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Guilty Plea in a Southern California Criminal Case

The first time you appear in Court on your criminal charge is referred to as the Arraignment. At the arraignment you are asked to enter a plea. You have the option of pleading guilty, not guilty, or no contest.

Many people opt to plead guilty because it speeds up the process and puts an end to the entire ordeal. Additionally, many people are not facing a jail sentence, just a fine and probation and feel that it is a good offer and plead guilty. This could be a very big mistake.

Even though you may not be given jail time as part of your sentence, it does not mean that your conviction does not have other serious consequences. The conviction will remain on your record until you have the ability to expunge it.

If you are planning to apply to a new job, or filling out applications for college or grad school, you must be prepared to explain the conviction. The arrest record and the criminal record are public information and will be available to anyone who does a background check before offering you a job or a position at their school.

Additionally, if you are not a citizen of the United States, a conviction can have significant immigration consequences. Certain kinds of convictions will bar a person from ever applying for citizenship and sometimes it is a cause for immediate deportation.

Before entering a plea of guilty, it is a good idea to consult with a DUI and Criminal Defense Attorney, as well as an Immigration attorney (if necessary). The court ordered sentence is not the only consequence that you may be facing, there may be a lot more to lose.

Southern California Plea Bargain

A majority of criminal cases are offered a plea bargain. A plea bargain is when the prosecution, after careful consideration, will offer the person charged a deal. The deal will require the person to plead guilty and in return the government will reduce the charge.

What are the costs and benefits for each side when a plea bargain is made?

The government has huge incentives to offer a plea bargain. They get the case finished faster and removed from the criminal court calendar, which is already overwhelmingly packed with cases. They get a guilty plea and can still charge the person with a crime, even if it may be a lesser charge. Additionally, they avoid the case going to trial and spending additional time and state resources.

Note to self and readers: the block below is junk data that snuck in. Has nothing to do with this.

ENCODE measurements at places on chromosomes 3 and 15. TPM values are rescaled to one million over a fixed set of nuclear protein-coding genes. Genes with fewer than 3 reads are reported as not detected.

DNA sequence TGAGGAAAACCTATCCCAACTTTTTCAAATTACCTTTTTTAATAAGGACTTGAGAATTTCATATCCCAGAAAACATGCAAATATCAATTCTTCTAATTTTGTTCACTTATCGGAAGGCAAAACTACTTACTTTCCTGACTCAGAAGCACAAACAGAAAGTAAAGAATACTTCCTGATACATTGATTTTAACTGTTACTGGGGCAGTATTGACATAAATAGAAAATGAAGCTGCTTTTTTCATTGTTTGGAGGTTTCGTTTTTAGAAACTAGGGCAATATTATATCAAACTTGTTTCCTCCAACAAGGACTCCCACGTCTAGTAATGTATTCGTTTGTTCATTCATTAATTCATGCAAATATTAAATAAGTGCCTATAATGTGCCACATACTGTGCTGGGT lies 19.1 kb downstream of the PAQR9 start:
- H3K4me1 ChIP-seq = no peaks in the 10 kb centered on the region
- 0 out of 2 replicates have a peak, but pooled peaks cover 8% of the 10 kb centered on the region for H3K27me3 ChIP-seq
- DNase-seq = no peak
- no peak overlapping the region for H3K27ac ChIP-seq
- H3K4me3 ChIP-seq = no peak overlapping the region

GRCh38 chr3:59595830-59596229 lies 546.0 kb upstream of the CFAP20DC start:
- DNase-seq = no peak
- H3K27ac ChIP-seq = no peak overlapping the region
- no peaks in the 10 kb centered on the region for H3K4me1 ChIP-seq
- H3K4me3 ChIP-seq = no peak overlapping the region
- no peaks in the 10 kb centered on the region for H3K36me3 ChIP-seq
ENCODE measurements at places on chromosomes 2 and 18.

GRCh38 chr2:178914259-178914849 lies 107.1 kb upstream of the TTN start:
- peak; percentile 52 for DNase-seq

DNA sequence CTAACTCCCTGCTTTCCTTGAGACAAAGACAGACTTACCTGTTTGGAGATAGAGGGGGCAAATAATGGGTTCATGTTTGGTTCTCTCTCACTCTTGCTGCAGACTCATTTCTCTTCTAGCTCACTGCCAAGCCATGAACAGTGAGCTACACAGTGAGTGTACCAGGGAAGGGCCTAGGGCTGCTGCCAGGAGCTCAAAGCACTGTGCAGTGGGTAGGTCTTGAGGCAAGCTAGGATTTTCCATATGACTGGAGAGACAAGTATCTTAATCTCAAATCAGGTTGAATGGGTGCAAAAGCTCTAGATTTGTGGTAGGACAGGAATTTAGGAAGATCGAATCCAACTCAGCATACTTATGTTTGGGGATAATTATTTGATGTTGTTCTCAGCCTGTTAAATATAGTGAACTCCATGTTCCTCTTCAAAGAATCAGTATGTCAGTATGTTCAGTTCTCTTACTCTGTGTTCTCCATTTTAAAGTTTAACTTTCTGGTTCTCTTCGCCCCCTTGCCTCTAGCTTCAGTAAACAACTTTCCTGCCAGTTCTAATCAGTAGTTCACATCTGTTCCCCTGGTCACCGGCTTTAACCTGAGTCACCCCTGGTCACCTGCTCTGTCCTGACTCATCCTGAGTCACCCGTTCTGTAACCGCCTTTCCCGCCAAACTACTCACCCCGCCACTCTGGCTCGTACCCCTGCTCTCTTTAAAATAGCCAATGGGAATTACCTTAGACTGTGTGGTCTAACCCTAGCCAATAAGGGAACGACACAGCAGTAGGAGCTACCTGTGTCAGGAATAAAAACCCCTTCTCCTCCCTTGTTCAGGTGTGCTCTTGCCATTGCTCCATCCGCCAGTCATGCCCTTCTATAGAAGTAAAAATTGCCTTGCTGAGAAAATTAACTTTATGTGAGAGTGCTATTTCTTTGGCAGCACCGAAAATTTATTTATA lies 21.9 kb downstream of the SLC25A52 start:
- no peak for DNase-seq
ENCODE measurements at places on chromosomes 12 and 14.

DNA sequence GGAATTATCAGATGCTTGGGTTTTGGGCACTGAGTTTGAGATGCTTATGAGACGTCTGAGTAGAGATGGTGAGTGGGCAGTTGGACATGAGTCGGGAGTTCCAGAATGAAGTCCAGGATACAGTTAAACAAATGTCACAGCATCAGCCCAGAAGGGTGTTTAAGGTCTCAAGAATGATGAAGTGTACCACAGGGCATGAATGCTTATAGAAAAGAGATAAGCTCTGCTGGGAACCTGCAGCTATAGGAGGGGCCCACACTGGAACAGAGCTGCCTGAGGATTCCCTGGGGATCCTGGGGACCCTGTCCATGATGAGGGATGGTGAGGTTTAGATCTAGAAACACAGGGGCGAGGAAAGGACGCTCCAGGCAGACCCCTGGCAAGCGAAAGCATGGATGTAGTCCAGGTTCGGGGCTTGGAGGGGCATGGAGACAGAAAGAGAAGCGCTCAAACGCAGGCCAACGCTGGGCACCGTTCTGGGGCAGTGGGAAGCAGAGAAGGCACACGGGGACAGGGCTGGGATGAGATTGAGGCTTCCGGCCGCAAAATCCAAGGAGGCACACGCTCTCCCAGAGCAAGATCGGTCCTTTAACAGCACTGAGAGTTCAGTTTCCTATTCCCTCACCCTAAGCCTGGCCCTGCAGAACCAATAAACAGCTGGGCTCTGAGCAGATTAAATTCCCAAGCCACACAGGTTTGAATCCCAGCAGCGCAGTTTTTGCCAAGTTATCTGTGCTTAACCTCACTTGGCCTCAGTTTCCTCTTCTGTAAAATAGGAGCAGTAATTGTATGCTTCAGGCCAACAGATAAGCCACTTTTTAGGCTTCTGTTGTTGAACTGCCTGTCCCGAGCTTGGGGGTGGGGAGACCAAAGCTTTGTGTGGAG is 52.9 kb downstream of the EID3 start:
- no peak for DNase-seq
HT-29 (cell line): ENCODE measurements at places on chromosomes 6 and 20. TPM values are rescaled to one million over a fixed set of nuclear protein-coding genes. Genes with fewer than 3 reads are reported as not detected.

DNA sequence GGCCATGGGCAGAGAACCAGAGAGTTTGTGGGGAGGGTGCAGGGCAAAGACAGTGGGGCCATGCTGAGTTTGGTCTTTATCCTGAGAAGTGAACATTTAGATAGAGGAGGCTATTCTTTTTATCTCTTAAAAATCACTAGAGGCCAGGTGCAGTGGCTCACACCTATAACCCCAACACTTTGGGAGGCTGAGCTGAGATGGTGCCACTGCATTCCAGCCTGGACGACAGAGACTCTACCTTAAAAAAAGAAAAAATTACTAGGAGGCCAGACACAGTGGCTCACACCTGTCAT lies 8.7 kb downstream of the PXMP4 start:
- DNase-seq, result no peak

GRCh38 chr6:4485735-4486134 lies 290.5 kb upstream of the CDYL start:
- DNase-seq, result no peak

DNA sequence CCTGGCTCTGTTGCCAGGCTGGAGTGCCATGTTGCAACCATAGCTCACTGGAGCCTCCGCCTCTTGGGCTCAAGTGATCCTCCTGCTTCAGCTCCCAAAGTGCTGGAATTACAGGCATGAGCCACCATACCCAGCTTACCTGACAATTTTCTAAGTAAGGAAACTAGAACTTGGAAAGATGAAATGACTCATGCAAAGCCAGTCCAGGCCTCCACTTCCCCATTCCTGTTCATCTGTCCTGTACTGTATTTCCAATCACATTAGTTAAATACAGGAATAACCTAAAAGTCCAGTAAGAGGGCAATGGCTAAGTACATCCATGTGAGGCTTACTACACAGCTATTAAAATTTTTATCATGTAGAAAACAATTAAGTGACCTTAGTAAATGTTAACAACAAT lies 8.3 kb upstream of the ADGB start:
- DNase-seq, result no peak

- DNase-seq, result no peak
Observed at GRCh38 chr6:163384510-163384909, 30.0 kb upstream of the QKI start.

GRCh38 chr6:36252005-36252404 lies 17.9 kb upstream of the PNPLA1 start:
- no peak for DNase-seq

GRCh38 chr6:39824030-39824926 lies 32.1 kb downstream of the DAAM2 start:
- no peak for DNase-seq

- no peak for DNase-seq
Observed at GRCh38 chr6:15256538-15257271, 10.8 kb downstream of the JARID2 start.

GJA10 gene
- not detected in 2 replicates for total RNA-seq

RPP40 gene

For the person being charged, there is a lot more at stake and the decision to accept a plea bargain requires careful thought and consideration. The first appearance of any criminal case is called the arraignment. At the arraignment, the Judge will as that a plea be entered. The plea may either be guilty, not guilty, or no contest. When you enter a plea for guilty the case is closed and the person is given the final sentence. When a plea for not guilty is entered, the case is set for a pre-trial conference ,and will head towards trial where a jury will be selected and evidence will be presented. A plea of no contest means that the person is not denying or accepting the charge, but will carry out any sentence that is given.

When a person accepts a plea bargain, they are pleading guilty to a charge. They give up the right to plead no contest, or not guilty. The charge will go on their criminal record as being found guilty and they will be responsible to complete any penalty assigned. Because the person is giving up their rights to argue the charge, it must be carefully considered.

How do I know if a Plea Bargain is right for me?

To determine if a plea bargain is the right decision for someone, the person must take into account several factors. Do they have a criminal history? What are their chances of having the charge reduced or dismissed if they went to trial? These are questions that can be answered thoroughly by an experienced Los Angeles DUI and Criminal Defense Attorney.

Los Angeles Criminal Lawyers Blog - Plea Bargaining